August 5, 2006

God Charged with the Sin of Omission

Posted in scripture, theodicy at 11:20 am by Jerry

Step right up to Make-Your-Very-Own-Theodicy right here…

The all-knowing, all-powerful, wholly good Being known as God is charged with the Sin of Omission:

Omission

(Latin omittere, to lay aside, to pass away).

“Omission” is here taken to be the failure to do something one can and ought to do. If this happens advertently and freely a sin is committed. Moralists took pains formerly to show that the inaction implied in an omission was quite compatible with a breach of the moral law, for it is not merely because a person here and now does nothing that he offends, but because he neglects to act under circumstances in which he can and ought to act.

The degree of guilt incurred by an omission is measured like that attaching to sins of commission, by the dignity of the virtue and the magnitude of the precept to which the omission is opposed as well as the amount of deliberation. In general, according to St. Thomas, the sin of omission consisting as it does in a leaving out of good is less grievous than a sin of commission which involves a positive taking up with evil.

There are, of course, cases in which on account of the special subject matter and circumstances it may happen that an omission is more heinous. It may be asked at what time one incurs the guilt of a sin of omission in case he fails to do something which he is unable to do, by reason of a cause for which he is entirely responsible.

For instance, if a person fails to perform a duty in the morning as a result of becoming inebriated the previous night. The guilt is not incurred at the time the duty should be performed because while intoxicated he is incapable of moral guilt. The answer seems to be that he becomes responsible for the omission when having sufficiently foreseen that his neglect will follow upon his intoxication he does nevertheless surrender himself to his craving for liquor.

via

The Charge:

41″Then He will also say to those on His left, ‘Depart from Me, accursed ones, into the eternal fire which has been prepared for the devil and his angels;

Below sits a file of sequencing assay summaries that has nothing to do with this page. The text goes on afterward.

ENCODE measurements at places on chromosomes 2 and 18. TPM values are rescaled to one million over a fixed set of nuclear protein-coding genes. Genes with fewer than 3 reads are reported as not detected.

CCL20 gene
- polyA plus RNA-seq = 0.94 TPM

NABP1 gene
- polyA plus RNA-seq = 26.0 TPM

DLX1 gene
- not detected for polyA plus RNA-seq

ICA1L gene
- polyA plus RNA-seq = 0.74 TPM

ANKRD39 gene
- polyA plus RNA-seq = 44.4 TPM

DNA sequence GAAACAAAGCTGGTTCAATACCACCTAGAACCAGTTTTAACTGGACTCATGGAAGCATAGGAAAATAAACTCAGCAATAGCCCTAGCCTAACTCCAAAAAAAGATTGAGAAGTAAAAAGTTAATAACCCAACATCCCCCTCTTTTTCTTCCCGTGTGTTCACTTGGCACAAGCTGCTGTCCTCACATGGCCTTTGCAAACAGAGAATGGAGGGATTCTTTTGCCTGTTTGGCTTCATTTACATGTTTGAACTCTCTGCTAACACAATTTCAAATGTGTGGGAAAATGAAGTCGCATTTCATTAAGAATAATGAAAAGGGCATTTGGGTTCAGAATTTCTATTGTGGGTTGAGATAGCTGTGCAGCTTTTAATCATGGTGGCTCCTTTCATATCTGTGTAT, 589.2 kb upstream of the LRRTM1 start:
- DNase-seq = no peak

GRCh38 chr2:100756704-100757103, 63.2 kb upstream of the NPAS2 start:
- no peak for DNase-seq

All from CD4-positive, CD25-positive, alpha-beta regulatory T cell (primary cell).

42for I was hungry, and you gave Me nothing to eat; I was thirsty, and you gave Me nothing to drink;

43I was a stranger, and you did not invite Me in; naked, and you did not clothe Me; sick, and in prison, and you did not visit Me.’

44″Then they themselves also will answer, ‘Lord, when did we see You hungry, or thirsty, or a stranger, or naked, or sick, or in prison, and did not take care of You?’

45″Then He will answer them, ‘Truly I say to you, to the extent that you did not do it to one of the least of these, you did not do it to Me.’

46″These will go away into eternal punishment, but the righteous into eternal life.”

Matthew 25 (NASB)

STATEMENT: The all-knowing, all-powerful, wholly good Being, at least, is indirectly responsible for human suffering because this Being is aware of all human suffering and has not used any power to extinguish it. If this statement is true, it begs this question — How does a wholly good Being justify the existence of human suffering and the inaction to extinguish it?

If you believe every human being should obey all commands from this all-knowing, all-powerful, wholly good Being, then you must do your part in providing them with a clear conscience to do so…

In Make-Your-Very-Own-Theodicy we can help you answer this question. Just describe in the space following “The Lesser Evil =” what you consider to be the worst human suffering ever experienced.

The Lesser Evil =

Then, describe a greater evil the all-knowing, all-powerful, wholly good Being is stopping from existing yet results in the existence of the lesser evil you’ve described above.

[DISCLAIMER: Theodicys do not rid participants of both greater evils and lesser evils. They merely justify the lesser evils.]

Advertisements

1 Comment »

  1. Natalie Rae said,

    I must admit to personally agreeing with you – which is why I am not a traditional theist. I have written an essay on the problem, looking at tradition answers.


Leave a Reply

Fill in your details below or click an icon to log in:

WordPress.com Logo

You are commenting using your WordPress.com account. Log Out / Change )

Twitter picture

You are commenting using your Twitter account. Log Out / Change )

Facebook photo

You are commenting using your Facebook account. Log Out / Change )

Google+ photo

You are commenting using your Google+ account. Log Out / Change )

Connecting to %s

%d bloggers like this: